As architects, most of our experience and understanding is gathered in our way of designing things, building procedures, as well as communication with different parties, such as citizens, government officials, academic experts, etc. Even though an architect may perhaps achieve fame and greatness without doing much reading, but rather achieveing mastery of the study through practical and communicative experience, books are nevertheless generally an essential part of the architectural practice. They have long been the media that has spread new ideas as well as a critical look towards the existing built environment. Personally, I believe architectural litterature to be an essential part of the practice and have decided to add this subject as a seperate category in the blog. It will serve not as a "review" of books in a sense of one that features a grading system of the literature, but rather one that summarizes the contents of my readings.

I have chosen Rowan Moore's Why We Build as the first book to write about simply due to the fact that it is the most recent piece of architectural litterature I've read. The author, Rowan Moore, was formerly director of the Architecture Foundation in Britain, and has since 2008 worked with architectural journalism. He is currently an architecture critic for the Observer. Moore's book Why We Build - as the titel implies - explores the relationships between architects and different actors in their work, such as patrons and contractors, organizations and citizens, as well as more complex factors, such as economical power, political forces and even attempts at civil control.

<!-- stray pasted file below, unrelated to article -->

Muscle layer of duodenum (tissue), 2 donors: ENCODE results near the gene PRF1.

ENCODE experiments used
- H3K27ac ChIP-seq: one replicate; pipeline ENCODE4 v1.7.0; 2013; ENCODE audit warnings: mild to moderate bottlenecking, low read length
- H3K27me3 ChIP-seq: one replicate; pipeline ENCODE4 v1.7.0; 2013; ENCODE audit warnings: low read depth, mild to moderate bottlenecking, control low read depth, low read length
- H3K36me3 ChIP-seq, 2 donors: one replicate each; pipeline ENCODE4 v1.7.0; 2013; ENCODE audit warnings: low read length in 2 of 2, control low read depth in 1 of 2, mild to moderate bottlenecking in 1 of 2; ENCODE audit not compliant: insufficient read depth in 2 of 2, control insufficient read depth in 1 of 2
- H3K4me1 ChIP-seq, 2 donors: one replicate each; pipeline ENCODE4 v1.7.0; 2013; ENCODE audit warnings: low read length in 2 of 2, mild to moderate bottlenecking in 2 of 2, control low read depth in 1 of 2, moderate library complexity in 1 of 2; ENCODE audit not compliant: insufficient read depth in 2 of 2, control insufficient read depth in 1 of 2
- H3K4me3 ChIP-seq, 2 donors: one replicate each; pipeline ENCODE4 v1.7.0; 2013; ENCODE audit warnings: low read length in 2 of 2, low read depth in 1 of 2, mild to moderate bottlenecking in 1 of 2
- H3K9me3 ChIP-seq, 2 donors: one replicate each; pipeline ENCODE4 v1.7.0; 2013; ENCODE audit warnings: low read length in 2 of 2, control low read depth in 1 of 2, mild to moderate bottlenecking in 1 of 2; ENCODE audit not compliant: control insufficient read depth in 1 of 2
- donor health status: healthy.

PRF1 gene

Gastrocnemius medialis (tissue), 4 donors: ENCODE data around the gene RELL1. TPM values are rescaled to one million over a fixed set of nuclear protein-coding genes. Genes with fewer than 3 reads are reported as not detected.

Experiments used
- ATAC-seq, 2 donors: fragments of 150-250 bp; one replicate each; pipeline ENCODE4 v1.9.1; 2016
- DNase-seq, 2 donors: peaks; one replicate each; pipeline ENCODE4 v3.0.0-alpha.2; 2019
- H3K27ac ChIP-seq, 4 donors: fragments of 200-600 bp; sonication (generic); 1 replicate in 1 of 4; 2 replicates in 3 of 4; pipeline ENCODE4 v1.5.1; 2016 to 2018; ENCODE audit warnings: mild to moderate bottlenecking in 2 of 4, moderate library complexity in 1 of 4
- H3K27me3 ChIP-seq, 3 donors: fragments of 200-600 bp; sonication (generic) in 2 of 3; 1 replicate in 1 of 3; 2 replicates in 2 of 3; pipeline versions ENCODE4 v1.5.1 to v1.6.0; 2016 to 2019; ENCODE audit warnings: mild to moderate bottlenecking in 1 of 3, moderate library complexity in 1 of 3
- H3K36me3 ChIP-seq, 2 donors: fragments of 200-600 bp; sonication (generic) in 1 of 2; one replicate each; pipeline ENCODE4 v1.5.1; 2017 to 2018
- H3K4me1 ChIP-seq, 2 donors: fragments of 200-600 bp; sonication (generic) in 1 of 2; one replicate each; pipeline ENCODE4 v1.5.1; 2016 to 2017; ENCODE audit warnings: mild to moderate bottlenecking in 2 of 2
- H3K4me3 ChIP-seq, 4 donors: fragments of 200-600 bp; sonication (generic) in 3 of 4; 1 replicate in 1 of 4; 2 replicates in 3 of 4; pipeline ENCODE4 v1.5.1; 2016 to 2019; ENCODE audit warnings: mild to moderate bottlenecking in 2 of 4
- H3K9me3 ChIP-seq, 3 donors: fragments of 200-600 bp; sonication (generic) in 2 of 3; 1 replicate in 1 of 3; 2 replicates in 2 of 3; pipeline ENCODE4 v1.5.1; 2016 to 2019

Each chapter within the book explores a different theme through architectural examples. Here, some of the examples illustrate both a success within a certain theme, and also the failures. These examples are shown and explained in a linear and fluent manner, and as the reader recieves explanation to the different projects and their contrasts, the chapters end with a summary that is a sort of open conclusion. Even though this may seem more like a dry reading of building and city analysis, the narrative and the language chosen to tell the stories is very fluent and readable, often feeling more like story-telling rather than being a book of an academic nature.
In my personal oppinion, the examples are well chosen and although I don't always agree with mr. Moore's oppinions, the book has surely given me a different perspective on a lot of architectural subjects - both in general and within the different examples in the book. I can highly recommend this book for its exploration of architecture's hidden and/or unknown agendas as well as its exploration of the complex systems that drive the different actors in the world of building. It doesn't offer answers or solutions, but it definitely opens towards new perspectives on subjects that one might either not have noticed or not thought about, but nevertheless subjects that can actually be so vital to a building project, that they might ultimately decide its faith.

Further reading:

- Andy Minchev